Engineering team often face difficult challenges with constrained resources. If the job requires 1 engineer, we put one on the job. If it requires 2, we split topics into actionable chunks and assign them to individuals.
But there are several benefits to do things in pairs: It helps to catch errors and bugs, it allows for better communication and collaboration between team members and it can also lead to more efficient and higher-quality code, as engineers can challenge their peer's assumptions and suggest alternative approaches.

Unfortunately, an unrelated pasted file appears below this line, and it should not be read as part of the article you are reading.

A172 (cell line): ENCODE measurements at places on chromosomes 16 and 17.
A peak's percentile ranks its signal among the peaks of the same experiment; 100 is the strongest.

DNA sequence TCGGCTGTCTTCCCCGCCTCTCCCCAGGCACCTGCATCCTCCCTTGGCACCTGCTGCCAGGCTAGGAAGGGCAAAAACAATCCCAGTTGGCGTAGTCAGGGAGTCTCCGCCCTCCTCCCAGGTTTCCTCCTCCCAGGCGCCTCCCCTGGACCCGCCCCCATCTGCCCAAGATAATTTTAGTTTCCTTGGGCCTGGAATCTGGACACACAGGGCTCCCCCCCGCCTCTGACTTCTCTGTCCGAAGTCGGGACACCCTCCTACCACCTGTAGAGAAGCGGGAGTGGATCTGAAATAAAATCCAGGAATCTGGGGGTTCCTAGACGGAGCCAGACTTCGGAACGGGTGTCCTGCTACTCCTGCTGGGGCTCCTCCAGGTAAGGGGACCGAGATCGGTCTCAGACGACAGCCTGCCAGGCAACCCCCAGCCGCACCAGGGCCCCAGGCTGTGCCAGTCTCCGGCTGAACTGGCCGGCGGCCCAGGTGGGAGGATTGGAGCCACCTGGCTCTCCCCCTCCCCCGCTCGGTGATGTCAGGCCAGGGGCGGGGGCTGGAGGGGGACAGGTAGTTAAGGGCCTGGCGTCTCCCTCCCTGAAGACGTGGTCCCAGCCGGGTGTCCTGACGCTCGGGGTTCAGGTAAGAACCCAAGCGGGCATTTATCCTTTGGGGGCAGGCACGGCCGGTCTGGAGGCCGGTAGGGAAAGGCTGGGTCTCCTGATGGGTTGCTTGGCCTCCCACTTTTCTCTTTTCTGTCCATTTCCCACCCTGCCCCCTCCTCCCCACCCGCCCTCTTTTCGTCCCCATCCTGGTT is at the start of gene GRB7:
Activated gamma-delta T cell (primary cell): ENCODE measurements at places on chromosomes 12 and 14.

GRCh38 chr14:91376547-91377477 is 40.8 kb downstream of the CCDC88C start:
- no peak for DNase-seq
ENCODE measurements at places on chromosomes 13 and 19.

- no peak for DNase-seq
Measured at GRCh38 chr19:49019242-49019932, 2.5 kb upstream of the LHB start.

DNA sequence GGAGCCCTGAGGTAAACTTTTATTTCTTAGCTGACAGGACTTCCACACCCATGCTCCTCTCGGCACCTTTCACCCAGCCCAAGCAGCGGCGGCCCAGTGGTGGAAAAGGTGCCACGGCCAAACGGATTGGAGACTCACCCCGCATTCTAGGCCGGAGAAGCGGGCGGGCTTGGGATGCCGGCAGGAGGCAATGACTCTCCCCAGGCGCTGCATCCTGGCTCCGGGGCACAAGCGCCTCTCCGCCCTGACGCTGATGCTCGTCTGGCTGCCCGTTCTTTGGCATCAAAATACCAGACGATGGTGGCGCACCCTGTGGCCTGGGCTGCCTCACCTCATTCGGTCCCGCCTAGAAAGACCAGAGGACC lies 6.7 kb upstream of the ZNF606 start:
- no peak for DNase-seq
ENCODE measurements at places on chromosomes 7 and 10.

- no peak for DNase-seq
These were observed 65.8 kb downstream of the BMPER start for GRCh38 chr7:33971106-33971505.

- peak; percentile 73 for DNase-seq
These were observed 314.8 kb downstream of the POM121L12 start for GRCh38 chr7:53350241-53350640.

Hello and welcome to the Power of Pairs, a talk about pair programming. My name is Octave and I'm a software engineer at Datadog. I've been a software engineer for the last eight years and this presentation is based on both my personal experience as well as some research papers and articles available online. Let's start with a quick introduction for those who are not yet familiar with pair programming. Pair programming is a collaborative software development technique where two developers work together at one workstation, sharing a keyboard and a mouse. The two developers work together to complete a task such as implementing a feature, fixing a bug or writing tests. One developer, the driver, is responsible for writing the code while the other developer, the navigator, reviews the code, provides feedback and suggests improvements. The two developers who participate in pair programming are equal partners, each with its own responsibilities. It is much like the team of a rally car, with the driver maneuvering the car very precisely while its partner is focusing on the map and giving the drivers heads up about turns and other road specificities. The two roles complement each other and are equally important. Let's now have a look at some compelling arguments as to why you may be interested in pair programming in your team habits and also as some counter arguments. There are many upsides to pair programming and they will vary depending on the specificities of your organization. Nevertheless, here are some of the most common and sought-after benefits of pair programming. As code is thoroughly reviewed and built combining the knowledge of two engineers, it is likely to be easier to maintain and less likely to cause errors and bugs. As developers spend more time sharing thoughts and practices, as well as witnessing their teammates developing practices, they provide growth opportunities for one another. It can have a very positive impact on morale, as teammates spend more time together and bond over professional activities. It may involve one individual intervening on a part of the product they are not responsible about, which gives them an opportunity to ask questions and learn about it. Finally, when taking a holistic look at productivity, pair programming will frequently have a positive impact and we will talk again about that later in the presentation. There are also some downsides and challenges, and they can have an important impact on the outcome of your pair programming sessions. The first and by far the most frequent argument is that pair programming is not cost efficient. A study from two researchers at Microsoft says that there was considerable quote skepticism that having two people working on one task is a good use of resources. And later on, that manager buy-in was also challenging, with one of the managers stating quote, if I have a choice, I can employ one star programmer instead of two programmers who need to code in pair. This is something we'll talk about again later in this presentation, as it can be arguable and there are different figures to look at. Another issue is finding partners who work well together. Team members may have different working styles, preferences, personalities and cultures that can make it difficult to find a compatible partner. Resistance to change is another one. Some developers may resist the change to pair programming and prefer to work alone. This can be a significant challenge, especially if team members are not used to collaborate closely with others. For example, they may feel like they are being watched over or micromanaged when they are in the driver's seat. Finally, effective communication is crucial for pair programming and so it can also be a challenge, especially if team members have different communication styles or preferences. Personally, I've had the experience with multicultural teams where it sometimes increases the risk of not properly communicating as you may not be sensitive to the same words and meanings and attitudes as the other party. These challenges are definitely valid arguments and later in this talk, we'll mention ways to address and try to mitigate their impact. To add some context and practical figures, here are some of the feedbacks gathered in a study done at Microsoft in 2007. These are the top 5 most brought up arguments in favor and against pair programming, with a score representing how often these arguments were brought up by the people in the study. This is of course a single study and others may be in different rankings and items, but I think this one gives you a pretty accurate representation of how developers feel about pair programming overall. I want to take some time and address the cost argument, as we saw that it is by far the biggest worry. Let's first start by saying that it would be most often wrong to think that it doubles the cost. This is because you very often do not spend the full development cycle in a pair programming situation. A study from the University of Utah showed that the overall increase in development time was around 15% on the dataset that they had. Moreover, just like investing in refactoring can be beneficial for the long-term benefits of the organization and the codebase, pair programming is a practice that pays off when you look at all the costs that can be avoided or reduced. For example, the additional time invested in development will allow for faster code reviews, since the reviewer will be more familiar with the parts that are being changed. Testing the changes is also quicker, as developers are more aware of the intent behind the code and can easily test the different scenarios impacted by the modifications. Errors are also less likely to arise, since the work has been cross-examined very thoroughly and had two different mindsets applied to it. Finally, this practice increases the team familiarity with a broader scope of the codebase and the product. Consequently, maintenance and future development times are reduced. When you take all those costs and add them up and compare them to the initial investment that you had on the development part, they can either balance the initial cost or completely reimburse it and even make you gain time. This makes pair programming an investment that, just like investing in technical depth, will benefit the team over time. I hope this part about why you may want to give a try to pair programming was convincing enough. Let's now go over how you can implement or improve pair programming in your organization. First of all, we should look at what are good opportunities to apply programming and when to use it. Pair programming can be a great way to tackle complex tasks or problems that require a lot of brainpower. By working in pairs, team members can bounce ideas off each other, brainstorm solutions, and catch mistakes before they become larger problems. By pairing team members with different areas of expertise, team members can learn and develop new skills, becoming more well-rounded developers. Pair programming can be an effective way to share knowledge and skills among team members, and it's not just for new developers or junior programmers. In fact, experienced developers can also benefit from pair programming as it can provide a fresh perspective on a problem and lead to new insights and solutions. Pair programming is also a great way to onboard new team members. By pairing team members with more experienced members, new team members can learn the codebase, the development practices of the workplace, and the workflows while working side by side with one of their new teammates. Finally, pair programming can simply be used as a very good excuse to spend more time with coworkers. Spending more time together and investing that time toward a common goal helps teams build camaraderie, improve communication, and foster a culture of collaboration and learning. Here are a couple steps to bootstrap your first pair programming sessions. First, you need to find the right match for the topic you'll be working on. Do it based on why you chose to do a pair programming session, for which we showed ideas in the previous slide. For example, if your opportunity for pair programming is to onboard a new team member, you may want to pick a partner with a good product understanding and a knowledge of a broader part of the codebase. If you decided to work on a complex task, on the other hand, you should probably choose people with specialized skills and in-depth understanding of the part of the product you'll be working on. Next, prepare the necessary tools to get the job done. Remote teams may benefit from a conference tool such as Zoom, and from an advanced IDE with collaboration features such as Visual Studio Code and its Live Share feature. For on-site teams, you'll need a quiet space such as a conference room, and you should leverage simple tools like a drawing board. Once you have all this, clearly set the goals and expectations. You should have a valid pull request by the end of the session, or are you in an earlier phase of development where you just want to get the groundwork done and plan? What are both parties expecting to learn from the session? You should probably find key success metrics to ensure that you will not lose time or be diverging during the session. Finally, plan the session ahead of time and limit it to a reasonable amount of time. A session should usually last 30 to 60 minutes. You can use the Pomodoro technique to help you set the appropriate amount of time and be reminded about regular breaks. To make the most of pair programming during the session, it is important to follow some best practices. First, rotate roles regularly. To ensure that both team members have an opportunity to contribute and learn, it is important to rotate roles on a frequent basis. This allows each team member to experience different aspects of the process, such as writing the code or giving direction, and it also helps to ensure that both team members stay engaged and avoid getting stuck. Establish clear communication protocols. Clear and effective communication is essential for the success of pair programming. Teams should establish clear protocols for communication, including things like how to ask for help, how to offer feedback, and how to handle disagreements. It's also important to establish a common language and terminology to ensure that both team members understand each other. Avoid distractions. Turn off notifications and apps that may require your attention during the meeting. Make sure that you are not expected to respond quickly to anything, such as an issue in production. The navigator role here is also to make sure that they don't get sidetracked by something in the code or the product, and stay on the road. If you happen to discover something that is not related to the target during the meeting, take a note and go back to it after the session. Take regular breaks. Pair programming can be intense, and it's important to take regular breaks to avoid burnout. Teams should take short breaks, every hour or so, to rest, stretch, and recharge. This can help improve focus and productivity, and prevent fatigue or boredom from setting in. Finally, stay positive and open-minded. Pair programming requires a positive and open-minded attitude. Teams should encourage each other to stay positive and avoid negative criticism or blame. Instead, focus on finding solutions together and learning from mistakes. A positive and supportive attitude can help to build trust and encourage collaboration, leading to better results. And of course, this doesn't limit to only the pair programming session. Let's address now some common challenges of pair programming and how they can be addressed. Finding compatible partners. One of the biggest challenges of pair programming is finding people who work well together. Team members may have different working styles, preferences, or personalities that can make it difficult to find a compatible partner. To address this challenge, it is important to provide training and support for teams to improve their pair programming skills and to help them learn to work effectively with others. It can also be helpful to encourage new team members to try working with different partners to find a good fit. Resistance to change. Some developers may resist the pair programming aspect and prefer to work alone. This can be a significant challenge, especially in teams where members are not used to collaborating closely with others. To address this challenge, it's important to involve team members in the decision-making process and to provide training and support to help them become more comfortable with the technique. It can be helpful to start with short, focused sessions and gradually increase the amount of time spent in pair programming once you validate the practice and notice that it is well received by the team. Team building experience is also a challenge. This challenge is about ensuring that both team members have the necessary skills and experience to work effectively with the other. This can be addressed by carefully selecting partners with complementary skills, as we've shown previously, and by providing training and support to help team members develop the necessary skills. Finally, engineering structure. It is common in an engineering or product department to break teams down into task forces dedicated to specific product investments. And this is a very valid practice to improve productivity and help people focus on a few tasks. But from a personal experience, this also creates silos in which you might not have many pairing opportunities. As often, you'll only have one or two engineers in your specialty working on the same topic. This means that you will need to seek people working on other topics and initiatives to pair program. In order to do it without putting their project at risk, you need to plan and timebox very carefully. You also need to avoid doing that during tough times, like situations where they have a very strong deadline. You may also offer to do a session of pair programming on their initiative afterward. This will put things in balance and in the end, both developers will also be more aware of both topics. Before I leave you with the next speakers, I'd like to share some closing thoughts. Pair programming in the end is just a tool. You may choose to use it or not. If you choose not to, you'll have to use other tools to achieve the same goals that you set for your team and organization, such as building a strong team collaboration, growing knowledge, and ensuring the code stability and maintenance. However, if you do choose to use it, you need to introduce it just like you would any other tool. You will first need to clearly communicate with your team about what it may bring and seek their buy-in. You will then need to gradually implement it in a way that works for them and for your organization. You'll need to regularly seek feedbacks and reassess along the way. And if you're successful, then your team will have one more tool to its belt that it can use to sheet better code and to work better together. This talk was about helping you take that decision with the belief that there are many scenarios in which you should give it a shot. However, I also encourage you to do your own research and read some papers available online to prepare for the task ahead. I hope you liked this talk. Thank you for listening to it. It was the Power of Pairs, and I wish you the best for the next sessions.